A drug under investigation, dalcetrapib, does not improve the cardiovascular condition in patients with recent coronary artery disease despite bringing about an increase in HDL-cholesterol levels.
High density lipoprotein or HDL, often known as the 'good cholesterol', is known to protect the heart against diseases. On the other hand, LDL or low density lipoprotein is the 'bad cholesterol' associated with heart diseases. A higher level of HDL and a lower level of LDL are thus associated with a healthy heart.
AdvertisementTaking the above into consideration, newer drugs are now being developed that could increase the levels of HDL, and thereby improve cardiovascular health. These drugs belong to a group that is referred to as the cholesteryl ester transfer protein (CETP) inhibitors. The first among these called torcetrapib was found to increase HDL cholesterol by more than 70% and decrease LDL cholesterol by 25%. Unfortunately, it was associated with deaths and morbidity due to a concomitant increase in the levels of the hormone aldosterone and blood pressure.
Another CETP inhibitor drug dalcetrapib has been found to increase HDL level by 30%, without similar side effects in a small study. Therefore, researchers conducted a bigger study to evaluate the effects of this drug in patients with a recent acute coronary syndrome (conditions affecting the blood supply to the heart). These included people who showed the presence of increase in markers of cardiac disease, symptoms of angina or heart attack, new changes in the ECG, or damage to the heart muscle as seen on imaging studies. In addition, patients with a recent heart attack who had undergone angioplasty were also included in the study.
The study enrolled 15,871 patients from 27 countries. The patients included in the study received either dalcetrapib 600 mg daily or a matching placebo. The study was terminated before the stipulated time at 31 months when the futility of continuing the trial was agreed upon.
Treatment with dalcetrapib increased the HDL cholesterol levels from 31 to 40% with minimal effect on LDL cholesterol level. However, this increase in HDL levels was not associated with a decrease in deaths or incidence of coronary heart disease or unanticipated coronary revascularization procedures (like angioplasty). In fact, the group that received dalcetrapib showed a significant increase in C-reactive protein level, which reflects the proinflammatory effect of the drug and ability to cause increased cardiovascular events.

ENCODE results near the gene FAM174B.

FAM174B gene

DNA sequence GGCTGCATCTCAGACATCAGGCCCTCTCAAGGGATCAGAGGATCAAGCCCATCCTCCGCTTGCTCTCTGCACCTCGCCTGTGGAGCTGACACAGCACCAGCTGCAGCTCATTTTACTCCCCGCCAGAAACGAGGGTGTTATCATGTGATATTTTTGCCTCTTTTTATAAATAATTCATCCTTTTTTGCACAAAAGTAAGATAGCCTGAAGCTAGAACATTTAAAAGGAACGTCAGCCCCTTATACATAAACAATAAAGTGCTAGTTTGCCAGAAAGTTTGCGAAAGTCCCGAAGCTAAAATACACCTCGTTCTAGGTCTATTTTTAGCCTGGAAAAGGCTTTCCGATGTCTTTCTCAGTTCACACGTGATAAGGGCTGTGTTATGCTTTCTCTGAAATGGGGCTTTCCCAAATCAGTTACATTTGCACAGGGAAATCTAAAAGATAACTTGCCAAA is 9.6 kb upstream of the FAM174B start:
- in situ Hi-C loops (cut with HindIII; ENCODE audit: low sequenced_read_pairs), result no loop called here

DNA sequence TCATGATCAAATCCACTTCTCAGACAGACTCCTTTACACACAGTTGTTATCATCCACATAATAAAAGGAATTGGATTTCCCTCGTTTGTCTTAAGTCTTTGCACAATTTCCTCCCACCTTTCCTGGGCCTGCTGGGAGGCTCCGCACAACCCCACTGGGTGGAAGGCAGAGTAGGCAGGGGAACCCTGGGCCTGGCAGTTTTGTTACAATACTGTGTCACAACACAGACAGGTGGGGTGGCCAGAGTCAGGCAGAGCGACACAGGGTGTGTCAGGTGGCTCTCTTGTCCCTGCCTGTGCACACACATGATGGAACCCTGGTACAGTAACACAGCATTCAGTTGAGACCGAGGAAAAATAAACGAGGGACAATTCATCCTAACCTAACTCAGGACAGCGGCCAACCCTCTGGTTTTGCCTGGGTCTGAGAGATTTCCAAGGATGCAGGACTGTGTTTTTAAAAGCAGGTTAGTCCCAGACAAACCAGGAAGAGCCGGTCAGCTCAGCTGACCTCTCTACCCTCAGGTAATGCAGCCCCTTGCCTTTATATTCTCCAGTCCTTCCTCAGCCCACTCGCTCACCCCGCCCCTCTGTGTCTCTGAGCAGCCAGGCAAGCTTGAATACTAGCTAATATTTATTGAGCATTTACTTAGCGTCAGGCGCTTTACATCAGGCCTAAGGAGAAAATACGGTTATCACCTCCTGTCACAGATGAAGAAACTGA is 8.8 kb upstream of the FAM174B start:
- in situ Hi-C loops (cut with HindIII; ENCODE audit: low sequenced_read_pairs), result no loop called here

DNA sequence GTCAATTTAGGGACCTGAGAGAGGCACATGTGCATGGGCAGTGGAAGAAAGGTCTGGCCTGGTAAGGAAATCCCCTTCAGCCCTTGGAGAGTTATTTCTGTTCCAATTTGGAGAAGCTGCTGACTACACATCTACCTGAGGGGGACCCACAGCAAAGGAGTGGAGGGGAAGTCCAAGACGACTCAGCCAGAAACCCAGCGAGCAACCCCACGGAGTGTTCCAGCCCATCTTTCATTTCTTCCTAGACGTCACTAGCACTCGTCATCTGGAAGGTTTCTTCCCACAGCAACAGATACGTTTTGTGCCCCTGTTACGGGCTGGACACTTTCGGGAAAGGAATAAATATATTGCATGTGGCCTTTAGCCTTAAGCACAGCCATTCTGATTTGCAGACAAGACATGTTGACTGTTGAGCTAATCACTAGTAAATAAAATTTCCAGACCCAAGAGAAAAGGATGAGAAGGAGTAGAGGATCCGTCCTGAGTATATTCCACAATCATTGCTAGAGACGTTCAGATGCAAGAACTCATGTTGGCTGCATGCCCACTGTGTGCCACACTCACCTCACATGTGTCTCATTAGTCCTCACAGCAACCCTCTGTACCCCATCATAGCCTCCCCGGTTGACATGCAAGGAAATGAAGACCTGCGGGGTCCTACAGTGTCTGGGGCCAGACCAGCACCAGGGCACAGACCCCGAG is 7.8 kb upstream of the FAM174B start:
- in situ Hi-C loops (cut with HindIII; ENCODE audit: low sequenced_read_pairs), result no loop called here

The mean systolic blood pressure was significantly higher in the group that received dalcetrapib as compared to the group that received placebo. Diarrhea was also more common in the dalcetrapib group, thus contributing to its discontinuation. In addition, patients also complained of insomnia.
Some suggestions have been made by the researchers to explain the lack of effect of dalcetrapib treatment in patients with acute coronary disease despite the increase in HDL levels. These are:
• It is possible that HDL levels are not protective in patients who were receiving other treatments like statins, antiplatelet therapy, beta-blockers, ACE inhibitors or ARBs, and coronary revascularization procedures.
• It is also possible that HDL is protective in healthy individuals but not in those who are already suffering from cardiovascular disease.
• It is also not known if dalcetrapib affected the function of HDL.
• The favorable effects of dalcetrapib may also have been offset by the side effects of treatment like a rise in systolic blood pressure and an increase in C-reactive protein level.
Thus, though dalcetrapib increased HDL levels, it did not result in a significant decrease in cardiovascular events in patients with coronary artery disease. The utility of such drugs thus remains questionable.
1. Effects of Dalcetrapib in Patients with a Recent Acute Coronary Syndrome; Gregory Schwartz et al; N Engl J Med 2012; 367:2089-2099